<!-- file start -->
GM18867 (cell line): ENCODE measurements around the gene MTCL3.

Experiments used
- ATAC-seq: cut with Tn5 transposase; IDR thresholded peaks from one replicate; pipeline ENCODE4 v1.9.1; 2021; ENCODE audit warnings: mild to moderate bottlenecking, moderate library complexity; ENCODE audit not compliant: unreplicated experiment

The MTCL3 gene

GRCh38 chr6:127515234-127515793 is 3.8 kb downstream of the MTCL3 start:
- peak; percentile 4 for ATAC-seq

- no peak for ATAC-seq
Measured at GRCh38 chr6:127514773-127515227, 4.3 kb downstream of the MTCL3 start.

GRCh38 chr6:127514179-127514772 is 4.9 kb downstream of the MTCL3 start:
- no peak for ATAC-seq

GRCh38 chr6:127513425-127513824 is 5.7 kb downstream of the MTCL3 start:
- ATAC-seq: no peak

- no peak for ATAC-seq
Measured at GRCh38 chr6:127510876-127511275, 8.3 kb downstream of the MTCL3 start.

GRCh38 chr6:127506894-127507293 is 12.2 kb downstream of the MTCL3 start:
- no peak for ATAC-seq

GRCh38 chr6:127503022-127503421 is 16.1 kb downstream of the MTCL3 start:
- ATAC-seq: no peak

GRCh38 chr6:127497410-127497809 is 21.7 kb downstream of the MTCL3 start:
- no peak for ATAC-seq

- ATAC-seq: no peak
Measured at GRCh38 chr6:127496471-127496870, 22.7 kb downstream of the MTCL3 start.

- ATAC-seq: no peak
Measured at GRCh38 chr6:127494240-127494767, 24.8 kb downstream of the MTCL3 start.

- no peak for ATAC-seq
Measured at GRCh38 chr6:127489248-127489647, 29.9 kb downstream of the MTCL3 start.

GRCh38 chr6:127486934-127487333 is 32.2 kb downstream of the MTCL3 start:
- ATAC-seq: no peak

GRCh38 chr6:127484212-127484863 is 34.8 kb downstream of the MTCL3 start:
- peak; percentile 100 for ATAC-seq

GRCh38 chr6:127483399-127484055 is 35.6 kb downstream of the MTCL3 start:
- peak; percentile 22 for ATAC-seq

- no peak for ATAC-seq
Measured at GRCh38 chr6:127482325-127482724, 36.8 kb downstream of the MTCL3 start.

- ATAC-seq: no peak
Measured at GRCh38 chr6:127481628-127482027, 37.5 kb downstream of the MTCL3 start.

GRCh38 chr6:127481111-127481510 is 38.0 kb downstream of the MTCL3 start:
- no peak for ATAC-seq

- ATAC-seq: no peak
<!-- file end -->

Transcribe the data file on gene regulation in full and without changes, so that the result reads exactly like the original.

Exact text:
GM18867 (cell line): ENCODE measurements around the gene MTCL3.

Experiments used
- ATAC-seq: cut with Tn5 transposase; IDR thresholded peaks from one replicate; pipeline ENCODE4 v1.9.1; 2021; ENCODE audit warnings: mild to moderate bottlenecking, moderate library complexity; ENCODE audit not compliant: unreplicated experiment

The MTCL3 gene

GRCh38 chr6:127515234-127515793 is 3.8 kb downstream of the MTCL3 start:
- peak; percentile 4 for ATAC-seq

- no peak for ATAC-seq
Measured at GRCh38 chr6:127514773-127515227, 4.3 kb downstream of the MTCL3 start.

GRCh38 chr6:127514179-127514772 is 4.9 kb downstream of the MTCL3 start:
- no peak for ATAC-seq

GRCh38 chr6:127513425-127513824 is 5.7 kb downstream of the MTCL3 start:
- ATAC-seq: no peak

- no peak for ATAC-seq
Measured at GRCh38 chr6:127510876-127511275, 8.3 kb downstream of the MTCL3 start.

GRCh38 chr6:127506894-127507293 is 12.2 kb downstream of the MTCL3 start:
- no peak for ATAC-seq

GRCh38 chr6:127503022-127503421 is 16.1 kb downstream of the MTCL3 start:
- ATAC-seq: no peak

GRCh38 chr6:127497410-127497809 is 21.7 kb downstream of the MTCL3 start:
- no peak for ATAC-seq

- ATAC-seq: no peak
Measured at GRCh38 chr6:127496471-127496870, 22.7 kb downstream of the MTCL3 start.

- ATAC-seq: no peak
Measured at GRCh38 chr6:127494240-127494767, 24.8 kb downstream of the MTCL3 start.

- no peak for ATAC-seq
Measured at GRCh38 chr6:127489248-127489647, 29.9 kb downstream of the MTCL3 start.

GRCh38 chr6:127486934-127487333 is 32.2 kb downstream of the MTCL3 start:
- ATAC-seq: no peak

GRCh38 chr6:127484212-127484863 is 34.8 kb downstream of the MTCL3 start:
- peak; percentile 100 for ATAC-seq

GRCh38 chr6:127483399-127484055 is 35.6 kb downstream of the MTCL3 start:
- peak; percentile 22 for ATAC-seq

- no peak for ATAC-seq
Measured at GRCh38 chr6:127482325-127482724, 36.8 kb downstream of the MTCL3 start.

- ATAC-seq: no peak
Measured at GRCh38 chr6:127481628-127482027, 37.5 kb downstream of the MTCL3 start.

GRCh38 chr6:127481111-127481510 is 38.0 kb downstream of the MTCL3 start:
- no peak for ATAC-seq

- ATAC-seq: no peak